I know this is a difficult time for you and your family, which is partly why I’m reaching out, to let you know that I feel a deep kinship with you, despite the many differences in our circumstances and perspectives. While you lean conservative in your political views, I am an unyielding progressive. While you reside in a small town in Idaho, I am composing this from Pittsburgh, the city in which I live. And while your son was held captive for many years by the Taliban – while you struggled to secure his release with the determined focus only a father’s love could generate – I have struggled in a different way, working to move beyond the terror attack which injured my wife in Israel, an attack which has propelled me to fight for the human rights and dignity of my so-called enemy.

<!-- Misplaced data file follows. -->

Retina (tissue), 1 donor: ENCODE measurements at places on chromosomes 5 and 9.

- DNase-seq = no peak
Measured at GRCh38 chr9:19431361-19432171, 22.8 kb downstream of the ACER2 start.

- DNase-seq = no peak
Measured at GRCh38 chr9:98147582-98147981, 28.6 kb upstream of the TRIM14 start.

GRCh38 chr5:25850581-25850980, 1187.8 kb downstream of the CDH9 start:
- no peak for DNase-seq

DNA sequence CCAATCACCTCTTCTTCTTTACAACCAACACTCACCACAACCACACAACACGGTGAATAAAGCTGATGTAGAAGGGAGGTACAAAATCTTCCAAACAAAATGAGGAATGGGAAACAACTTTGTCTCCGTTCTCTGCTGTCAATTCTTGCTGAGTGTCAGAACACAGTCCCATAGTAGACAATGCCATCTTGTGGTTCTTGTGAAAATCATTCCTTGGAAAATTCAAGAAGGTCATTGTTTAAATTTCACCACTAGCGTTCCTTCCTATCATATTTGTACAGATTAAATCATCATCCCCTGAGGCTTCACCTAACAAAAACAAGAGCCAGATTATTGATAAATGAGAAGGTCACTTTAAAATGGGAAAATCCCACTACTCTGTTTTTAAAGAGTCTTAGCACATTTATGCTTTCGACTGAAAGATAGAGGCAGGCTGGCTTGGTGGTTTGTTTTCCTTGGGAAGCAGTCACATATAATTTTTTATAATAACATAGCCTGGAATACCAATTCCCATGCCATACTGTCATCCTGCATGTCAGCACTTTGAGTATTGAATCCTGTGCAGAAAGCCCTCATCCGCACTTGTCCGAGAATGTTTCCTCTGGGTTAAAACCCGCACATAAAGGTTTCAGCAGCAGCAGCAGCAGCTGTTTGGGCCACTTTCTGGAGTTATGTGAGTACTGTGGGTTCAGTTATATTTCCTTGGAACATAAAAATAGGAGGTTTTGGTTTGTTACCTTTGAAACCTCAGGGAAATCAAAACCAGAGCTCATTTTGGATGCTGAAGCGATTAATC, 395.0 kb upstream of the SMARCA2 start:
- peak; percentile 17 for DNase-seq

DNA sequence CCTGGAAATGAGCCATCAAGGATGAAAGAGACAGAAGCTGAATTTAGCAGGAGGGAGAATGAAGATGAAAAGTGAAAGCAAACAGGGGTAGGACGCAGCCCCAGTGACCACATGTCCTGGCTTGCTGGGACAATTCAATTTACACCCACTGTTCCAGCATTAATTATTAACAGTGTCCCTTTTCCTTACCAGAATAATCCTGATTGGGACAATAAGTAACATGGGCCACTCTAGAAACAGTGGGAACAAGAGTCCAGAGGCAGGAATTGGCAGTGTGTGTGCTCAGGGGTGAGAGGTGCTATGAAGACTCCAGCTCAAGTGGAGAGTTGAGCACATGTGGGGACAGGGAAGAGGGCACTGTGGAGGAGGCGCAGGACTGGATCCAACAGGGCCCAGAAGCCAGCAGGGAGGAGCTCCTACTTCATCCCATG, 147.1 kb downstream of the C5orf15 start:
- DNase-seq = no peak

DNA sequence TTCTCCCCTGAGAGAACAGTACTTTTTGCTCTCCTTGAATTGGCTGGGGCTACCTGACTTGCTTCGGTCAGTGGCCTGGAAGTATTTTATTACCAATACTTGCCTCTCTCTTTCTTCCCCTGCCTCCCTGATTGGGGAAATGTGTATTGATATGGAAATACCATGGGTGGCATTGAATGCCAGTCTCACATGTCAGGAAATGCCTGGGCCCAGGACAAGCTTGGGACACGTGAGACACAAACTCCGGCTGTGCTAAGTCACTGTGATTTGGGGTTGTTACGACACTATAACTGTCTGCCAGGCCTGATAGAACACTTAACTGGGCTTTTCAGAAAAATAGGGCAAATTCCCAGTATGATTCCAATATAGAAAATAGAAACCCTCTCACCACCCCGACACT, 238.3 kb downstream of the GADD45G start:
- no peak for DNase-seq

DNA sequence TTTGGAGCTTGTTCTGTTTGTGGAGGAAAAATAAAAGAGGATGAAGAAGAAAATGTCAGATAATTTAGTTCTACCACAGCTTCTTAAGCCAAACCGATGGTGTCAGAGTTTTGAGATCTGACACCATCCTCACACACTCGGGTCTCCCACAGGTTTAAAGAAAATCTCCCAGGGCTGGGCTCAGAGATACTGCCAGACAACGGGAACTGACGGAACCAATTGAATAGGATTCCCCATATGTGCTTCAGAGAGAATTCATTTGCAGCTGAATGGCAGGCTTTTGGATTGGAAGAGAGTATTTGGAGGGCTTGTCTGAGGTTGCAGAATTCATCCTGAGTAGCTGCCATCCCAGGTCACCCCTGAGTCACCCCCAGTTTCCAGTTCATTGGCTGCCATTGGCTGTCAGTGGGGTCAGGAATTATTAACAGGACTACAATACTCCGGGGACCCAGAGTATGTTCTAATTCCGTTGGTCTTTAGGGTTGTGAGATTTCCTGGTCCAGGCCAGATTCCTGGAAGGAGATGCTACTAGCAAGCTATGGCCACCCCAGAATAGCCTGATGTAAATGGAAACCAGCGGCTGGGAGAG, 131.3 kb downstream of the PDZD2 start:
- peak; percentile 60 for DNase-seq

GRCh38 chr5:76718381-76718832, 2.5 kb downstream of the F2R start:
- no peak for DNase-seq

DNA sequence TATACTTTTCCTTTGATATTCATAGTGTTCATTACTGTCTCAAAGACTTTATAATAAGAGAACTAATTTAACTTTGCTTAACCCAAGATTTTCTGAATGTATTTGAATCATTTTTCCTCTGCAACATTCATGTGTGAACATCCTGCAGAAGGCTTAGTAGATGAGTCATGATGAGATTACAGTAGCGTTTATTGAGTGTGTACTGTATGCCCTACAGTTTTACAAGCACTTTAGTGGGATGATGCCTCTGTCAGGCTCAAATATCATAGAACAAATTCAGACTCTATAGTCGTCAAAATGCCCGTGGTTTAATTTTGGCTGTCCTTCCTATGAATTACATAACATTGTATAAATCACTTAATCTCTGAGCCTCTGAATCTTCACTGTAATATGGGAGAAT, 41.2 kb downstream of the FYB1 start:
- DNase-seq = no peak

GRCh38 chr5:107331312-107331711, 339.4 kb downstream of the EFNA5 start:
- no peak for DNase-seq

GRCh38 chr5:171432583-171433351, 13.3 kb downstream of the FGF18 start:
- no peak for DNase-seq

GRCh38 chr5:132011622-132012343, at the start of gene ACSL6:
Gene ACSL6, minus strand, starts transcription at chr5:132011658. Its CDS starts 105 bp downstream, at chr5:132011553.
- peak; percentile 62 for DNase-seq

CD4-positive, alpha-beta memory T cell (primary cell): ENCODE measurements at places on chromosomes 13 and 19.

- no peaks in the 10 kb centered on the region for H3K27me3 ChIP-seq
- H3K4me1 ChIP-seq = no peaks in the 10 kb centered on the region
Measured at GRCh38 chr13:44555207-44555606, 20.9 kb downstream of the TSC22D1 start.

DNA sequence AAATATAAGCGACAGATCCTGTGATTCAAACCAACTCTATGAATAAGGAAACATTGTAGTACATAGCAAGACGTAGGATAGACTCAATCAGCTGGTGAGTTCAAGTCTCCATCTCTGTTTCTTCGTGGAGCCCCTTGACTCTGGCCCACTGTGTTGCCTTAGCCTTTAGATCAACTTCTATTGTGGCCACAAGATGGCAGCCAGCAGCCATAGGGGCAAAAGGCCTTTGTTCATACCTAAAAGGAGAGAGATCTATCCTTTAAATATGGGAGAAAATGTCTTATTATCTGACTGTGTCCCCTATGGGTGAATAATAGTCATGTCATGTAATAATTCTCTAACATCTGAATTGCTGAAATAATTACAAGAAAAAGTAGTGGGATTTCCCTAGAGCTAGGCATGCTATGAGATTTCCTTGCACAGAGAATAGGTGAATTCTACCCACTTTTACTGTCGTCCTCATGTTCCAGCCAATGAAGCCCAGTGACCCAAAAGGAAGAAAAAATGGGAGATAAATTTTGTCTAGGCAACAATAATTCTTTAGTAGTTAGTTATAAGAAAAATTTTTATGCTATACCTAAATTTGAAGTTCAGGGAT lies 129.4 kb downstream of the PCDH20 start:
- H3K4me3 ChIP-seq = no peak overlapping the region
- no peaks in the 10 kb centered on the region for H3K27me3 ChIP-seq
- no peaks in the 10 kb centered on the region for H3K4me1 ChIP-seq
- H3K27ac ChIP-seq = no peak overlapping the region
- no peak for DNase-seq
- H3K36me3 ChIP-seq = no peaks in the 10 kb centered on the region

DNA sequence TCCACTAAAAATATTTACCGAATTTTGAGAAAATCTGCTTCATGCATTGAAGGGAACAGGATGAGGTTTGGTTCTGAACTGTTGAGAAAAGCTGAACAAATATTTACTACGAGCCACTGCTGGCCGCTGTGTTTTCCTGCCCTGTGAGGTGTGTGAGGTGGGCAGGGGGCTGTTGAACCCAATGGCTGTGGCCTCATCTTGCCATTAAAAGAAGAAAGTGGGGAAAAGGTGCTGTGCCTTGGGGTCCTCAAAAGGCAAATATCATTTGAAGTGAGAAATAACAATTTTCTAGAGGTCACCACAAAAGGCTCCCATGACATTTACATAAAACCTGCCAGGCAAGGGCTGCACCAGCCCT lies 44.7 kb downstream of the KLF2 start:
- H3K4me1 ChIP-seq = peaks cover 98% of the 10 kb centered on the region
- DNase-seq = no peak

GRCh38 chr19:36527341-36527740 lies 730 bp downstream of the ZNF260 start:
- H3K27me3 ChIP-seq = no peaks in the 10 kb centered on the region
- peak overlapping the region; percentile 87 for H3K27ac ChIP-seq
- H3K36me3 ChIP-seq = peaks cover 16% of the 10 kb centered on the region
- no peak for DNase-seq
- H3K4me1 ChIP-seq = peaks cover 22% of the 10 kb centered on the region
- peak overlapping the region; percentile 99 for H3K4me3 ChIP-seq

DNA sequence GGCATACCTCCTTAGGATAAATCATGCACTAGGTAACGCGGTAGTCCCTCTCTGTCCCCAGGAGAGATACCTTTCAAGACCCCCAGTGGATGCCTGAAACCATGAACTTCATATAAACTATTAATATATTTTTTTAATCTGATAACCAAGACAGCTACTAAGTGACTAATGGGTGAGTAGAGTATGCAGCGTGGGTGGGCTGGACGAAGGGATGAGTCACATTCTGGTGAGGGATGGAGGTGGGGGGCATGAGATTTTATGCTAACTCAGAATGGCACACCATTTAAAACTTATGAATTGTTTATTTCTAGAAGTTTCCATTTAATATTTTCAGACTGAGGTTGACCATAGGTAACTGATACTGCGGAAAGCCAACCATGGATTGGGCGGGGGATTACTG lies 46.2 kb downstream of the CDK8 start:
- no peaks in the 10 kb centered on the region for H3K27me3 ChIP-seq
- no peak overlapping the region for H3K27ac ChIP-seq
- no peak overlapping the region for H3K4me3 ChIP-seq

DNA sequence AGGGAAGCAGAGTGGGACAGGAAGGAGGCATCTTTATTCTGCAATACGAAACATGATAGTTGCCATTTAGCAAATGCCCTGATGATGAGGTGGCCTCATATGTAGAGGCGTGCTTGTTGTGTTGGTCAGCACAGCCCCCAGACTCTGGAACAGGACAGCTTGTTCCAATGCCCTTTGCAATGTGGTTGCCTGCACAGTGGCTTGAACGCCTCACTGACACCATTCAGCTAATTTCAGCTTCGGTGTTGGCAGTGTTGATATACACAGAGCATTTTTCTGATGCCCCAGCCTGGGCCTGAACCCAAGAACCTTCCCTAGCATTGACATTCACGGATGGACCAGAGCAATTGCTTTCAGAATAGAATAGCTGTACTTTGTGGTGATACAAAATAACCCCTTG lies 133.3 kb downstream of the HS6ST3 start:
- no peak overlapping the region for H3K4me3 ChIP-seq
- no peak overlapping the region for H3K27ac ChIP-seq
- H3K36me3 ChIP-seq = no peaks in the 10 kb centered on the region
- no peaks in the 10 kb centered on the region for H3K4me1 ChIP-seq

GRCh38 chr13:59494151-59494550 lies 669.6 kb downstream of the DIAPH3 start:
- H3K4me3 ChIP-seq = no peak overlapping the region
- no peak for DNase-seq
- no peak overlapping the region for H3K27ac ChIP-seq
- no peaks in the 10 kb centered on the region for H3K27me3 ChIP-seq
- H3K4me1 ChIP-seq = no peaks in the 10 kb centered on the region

Despite these differences, our struggles have shared several fulcrum points, and these points have made it so difficult for me to watch politicians and the media exploit you and your family’s pain. There are moments this past week in which I have trembled with anger, have felt the need to lash out, to grip someone by the throat and scream, ‘Leave them alone’.
But I’m not a violent person. I’m a writer who acts with the pen, not with fists, and as such I’ve chosen to write to you in public as a way to support you in a country where so many want to reflexively do the opposite.
I hope this letter finds you in peace, and so I’ll begin again by saying שלום עלכם (shalom alechem), which is the Hebrew equivalent for the Arabic السلام عليكم (as-salam aleykum).
Peace be upon you.